This week's Torah portion tells us the Ten Commandments. The fifth of those is to honor our parents (Deut. 5:16). Our parents are people to whom we literally owe our lives. Honoring parents means treating them with special respect and trying to do as they ask of us for no other reason than because they're our parents. (By the way, another incentive is: the Torah tells us that those who treat their parents right will live a longer life!)


In our story, a kid has an experience that helps her see her parents in a new light.


"Emily, I would greatly appreciate it if you would please..."

Emily made a pained expression and looked up from her book as if she was in great agony. She gave a huge sigh.

"What do you want me to do now, mother?" she moaned.

"It's already 5 o'clock, Em. You're supposed to vacuum the upstairs hallway today, remember? Daddy will be home shortly and I'd like it to be done before he gets home. Oh, by the way, I have some great news..."

"Again? You're always asking me to do stuff around here. Don't we have a cleaning lady? What do you pay her for? Do I look like a maid?"

Mrs. Greenberg opened her mouth to speak but could think of nothing to overcome her surprise. She watched Emily storm off and wondered how she was going to tell Emily about the interesting conversation she'd had just a few moments before.

Mrs. Greenberg's dear friend was looking for a mother's helper for two weeks. Their whole family was going away on vacation, and she would need another pair of hands. Would Emily be interested? At the time, Mrs. Greenberg thought she would be, but now she was much less certain.

After Emily finished, she settled down to her book again. She saw her mother approaching her once more and sighed extravagantly. "More chores?"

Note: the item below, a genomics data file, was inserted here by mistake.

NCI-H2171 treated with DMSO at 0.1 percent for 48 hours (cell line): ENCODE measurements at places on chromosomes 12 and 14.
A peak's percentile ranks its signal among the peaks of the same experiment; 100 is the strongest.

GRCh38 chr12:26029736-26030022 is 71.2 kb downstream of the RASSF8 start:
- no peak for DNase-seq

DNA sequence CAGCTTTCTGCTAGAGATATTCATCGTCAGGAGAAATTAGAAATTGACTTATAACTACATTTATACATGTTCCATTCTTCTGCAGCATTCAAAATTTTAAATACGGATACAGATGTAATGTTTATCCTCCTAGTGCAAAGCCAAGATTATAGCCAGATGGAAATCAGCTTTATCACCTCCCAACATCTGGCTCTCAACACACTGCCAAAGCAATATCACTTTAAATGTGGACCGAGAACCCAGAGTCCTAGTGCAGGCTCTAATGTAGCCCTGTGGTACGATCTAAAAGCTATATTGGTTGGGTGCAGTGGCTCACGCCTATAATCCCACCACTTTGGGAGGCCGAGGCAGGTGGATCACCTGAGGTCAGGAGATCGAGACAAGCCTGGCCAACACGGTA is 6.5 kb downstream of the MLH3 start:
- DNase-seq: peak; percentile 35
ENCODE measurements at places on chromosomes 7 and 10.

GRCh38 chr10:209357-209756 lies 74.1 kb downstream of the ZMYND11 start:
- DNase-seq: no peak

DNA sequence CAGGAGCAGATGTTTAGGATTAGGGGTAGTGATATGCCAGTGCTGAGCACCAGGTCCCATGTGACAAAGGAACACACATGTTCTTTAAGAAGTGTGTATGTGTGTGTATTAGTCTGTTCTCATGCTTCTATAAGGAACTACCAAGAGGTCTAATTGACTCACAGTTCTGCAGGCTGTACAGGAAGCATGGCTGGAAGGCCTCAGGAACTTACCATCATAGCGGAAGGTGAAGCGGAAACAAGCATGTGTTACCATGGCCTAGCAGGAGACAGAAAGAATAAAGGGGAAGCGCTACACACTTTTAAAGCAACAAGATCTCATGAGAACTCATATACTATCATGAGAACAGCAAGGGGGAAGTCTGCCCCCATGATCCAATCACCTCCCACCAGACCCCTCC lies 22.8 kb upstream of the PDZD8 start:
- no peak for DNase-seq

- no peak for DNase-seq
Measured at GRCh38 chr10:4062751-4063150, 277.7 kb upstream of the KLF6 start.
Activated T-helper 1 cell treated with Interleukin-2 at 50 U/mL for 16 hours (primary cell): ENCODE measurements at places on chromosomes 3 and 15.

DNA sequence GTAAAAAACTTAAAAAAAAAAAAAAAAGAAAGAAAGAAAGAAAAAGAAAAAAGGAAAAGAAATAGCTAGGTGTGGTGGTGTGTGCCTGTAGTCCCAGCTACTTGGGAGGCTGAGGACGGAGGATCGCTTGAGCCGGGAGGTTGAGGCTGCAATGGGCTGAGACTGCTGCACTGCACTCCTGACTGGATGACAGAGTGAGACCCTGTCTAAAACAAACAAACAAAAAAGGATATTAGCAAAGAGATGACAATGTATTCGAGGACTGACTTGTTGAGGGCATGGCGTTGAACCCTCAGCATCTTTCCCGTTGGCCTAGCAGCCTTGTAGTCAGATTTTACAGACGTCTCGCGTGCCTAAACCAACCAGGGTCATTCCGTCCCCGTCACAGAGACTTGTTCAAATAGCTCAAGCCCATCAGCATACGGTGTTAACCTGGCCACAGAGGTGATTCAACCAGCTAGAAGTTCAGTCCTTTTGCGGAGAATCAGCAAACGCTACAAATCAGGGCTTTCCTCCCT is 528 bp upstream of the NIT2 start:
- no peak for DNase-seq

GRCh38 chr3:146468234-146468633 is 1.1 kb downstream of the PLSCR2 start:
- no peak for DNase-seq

"Well, not exactly. Cousin Judy called, and said she's looking for a mother's helper to bring with her to the country for two weeks. It's a lot of work and responsibility, so I'm just going to call her back and tell her you're not interested at all..."

Emily shot up like a rocket. "What do you mean I'm not interested? Of course I'm interested. How could you think I wouldn't be? Let's call Aunt Judy back right now and tell her I'm coming!"

Once again, Mrs. Greenberg found herself speechless. Would she ever understand?

The two weeks passed by more quickly than Emily could have imagined. She washed dishes, swept up, made beds and took care of the kids with great enthusiasm. In the afternoon they all went to the pool and had a great time. Aunt Judy was very strict and wouldn't allow Emily to take her eyes off the little ones for even a moment while they were at the pool, so Emily was especially conscientious.

The day before they were set to leave, Emily and Aunt Judy were packing up the kitchen and chatting.

"Oh, Aunt Judy, I had the best time. Thank you so much for bringing me along!"

"Thank me? Thank you! You did a wonderful job. I bet you're anxious to get home, though."

"Weeell, I wouldn't say anxious exactly. It's so hard at home. Rules, chores, my parents make me work so hard. My time is really not my own there."